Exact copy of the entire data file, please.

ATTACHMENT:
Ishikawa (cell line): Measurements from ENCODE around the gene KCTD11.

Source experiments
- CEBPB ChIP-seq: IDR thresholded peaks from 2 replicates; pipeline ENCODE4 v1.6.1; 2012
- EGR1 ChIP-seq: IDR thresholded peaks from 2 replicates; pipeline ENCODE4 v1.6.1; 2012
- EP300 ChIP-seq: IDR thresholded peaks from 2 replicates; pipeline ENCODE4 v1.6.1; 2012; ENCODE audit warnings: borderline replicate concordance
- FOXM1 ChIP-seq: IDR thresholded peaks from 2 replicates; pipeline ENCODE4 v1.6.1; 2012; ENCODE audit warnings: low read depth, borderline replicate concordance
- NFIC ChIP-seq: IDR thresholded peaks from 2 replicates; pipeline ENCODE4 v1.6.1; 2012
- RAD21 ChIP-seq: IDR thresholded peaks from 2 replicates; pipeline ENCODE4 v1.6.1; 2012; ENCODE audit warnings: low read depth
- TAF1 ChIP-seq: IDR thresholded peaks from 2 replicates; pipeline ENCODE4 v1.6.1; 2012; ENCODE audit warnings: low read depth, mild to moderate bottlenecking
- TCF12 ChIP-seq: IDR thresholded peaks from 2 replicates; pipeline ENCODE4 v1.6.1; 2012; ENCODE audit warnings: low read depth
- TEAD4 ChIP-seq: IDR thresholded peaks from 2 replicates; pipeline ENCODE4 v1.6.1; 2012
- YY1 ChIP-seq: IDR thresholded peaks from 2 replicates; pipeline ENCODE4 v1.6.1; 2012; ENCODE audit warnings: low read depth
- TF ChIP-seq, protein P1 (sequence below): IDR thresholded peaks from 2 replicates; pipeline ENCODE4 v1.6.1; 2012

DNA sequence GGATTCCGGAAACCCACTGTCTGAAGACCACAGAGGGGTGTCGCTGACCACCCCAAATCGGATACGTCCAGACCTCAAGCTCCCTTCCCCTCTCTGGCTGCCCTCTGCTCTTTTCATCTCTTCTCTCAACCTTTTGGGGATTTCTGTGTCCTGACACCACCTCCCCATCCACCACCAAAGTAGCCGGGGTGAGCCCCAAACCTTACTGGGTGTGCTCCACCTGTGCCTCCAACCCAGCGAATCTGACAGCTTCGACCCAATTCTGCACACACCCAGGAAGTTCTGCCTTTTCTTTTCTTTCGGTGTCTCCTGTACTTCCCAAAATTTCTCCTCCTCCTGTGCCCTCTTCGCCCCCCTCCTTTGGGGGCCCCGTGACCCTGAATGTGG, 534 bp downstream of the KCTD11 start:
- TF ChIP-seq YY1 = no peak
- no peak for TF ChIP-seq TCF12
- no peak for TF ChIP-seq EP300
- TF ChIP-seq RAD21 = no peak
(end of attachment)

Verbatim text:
Ishikawa (cell line): Measurements from ENCODE around the gene KCTD11.

Source experiments
- CEBPB ChIP-seq: IDR thresholded peaks from 2 replicates; pipeline ENCODE4 v1.6.1; 2012
- EGR1 ChIP-seq: IDR thresholded peaks from 2 replicates; pipeline ENCODE4 v1.6.1; 2012
- EP300 ChIP-seq: IDR thresholded peaks from 2 replicates; pipeline ENCODE4 v1.6.1; 2012; ENCODE audit warnings: borderline replicate concordance
- FOXM1 ChIP-seq: IDR thresholded peaks from 2 replicates; pipeline ENCODE4 v1.6.1; 2012; ENCODE audit warnings: low read depth, borderline replicate concordance
- NFIC ChIP-seq: IDR thresholded peaks from 2 replicates; pipeline ENCODE4 v1.6.1; 2012
- RAD21 ChIP-seq: IDR thresholded peaks from 2 replicates; pipeline ENCODE4 v1.6.1; 2012; ENCODE audit warnings: low read depth
- TAF1 ChIP-seq: IDR thresholded peaks from 2 replicates; pipeline ENCODE4 v1.6.1; 2012; ENCODE audit warnings: low read depth, mild to moderate bottlenecking
- TCF12 ChIP-seq: IDR thresholded peaks from 2 replicates; pipeline ENCODE4 v1.6.1; 2012; ENCODE audit warnings: low read depth
- TEAD4 ChIP-seq: IDR thresholded peaks from 2 replicates; pipeline ENCODE4 v1.6.1; 2012
- YY1 ChIP-seq: IDR thresholded peaks from 2 replicates; pipeline ENCODE4 v1.6.1; 2012; ENCODE audit warnings: low read depth
- TF ChIP-seq, protein P1 (sequence below): IDR thresholded peaks from 2 replicates; pipeline ENCODE4 v1.6.1; 2012

DNA sequence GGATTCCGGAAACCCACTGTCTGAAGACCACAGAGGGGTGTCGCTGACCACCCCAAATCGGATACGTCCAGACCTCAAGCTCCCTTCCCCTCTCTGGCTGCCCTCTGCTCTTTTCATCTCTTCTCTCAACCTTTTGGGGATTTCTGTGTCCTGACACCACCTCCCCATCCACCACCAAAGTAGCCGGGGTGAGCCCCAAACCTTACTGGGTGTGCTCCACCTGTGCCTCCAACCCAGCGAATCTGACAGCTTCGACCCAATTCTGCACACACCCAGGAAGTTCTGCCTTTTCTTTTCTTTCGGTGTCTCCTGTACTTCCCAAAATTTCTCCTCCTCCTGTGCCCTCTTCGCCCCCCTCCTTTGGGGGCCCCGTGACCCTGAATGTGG, 534 bp downstream of the KCTD11 start:
- TF ChIP-seq YY1 = no peak
- no peak for TF ChIP-seq TCF12
- no peak for TF ChIP-seq EP300
- TF ChIP-seq RAD21 = no peak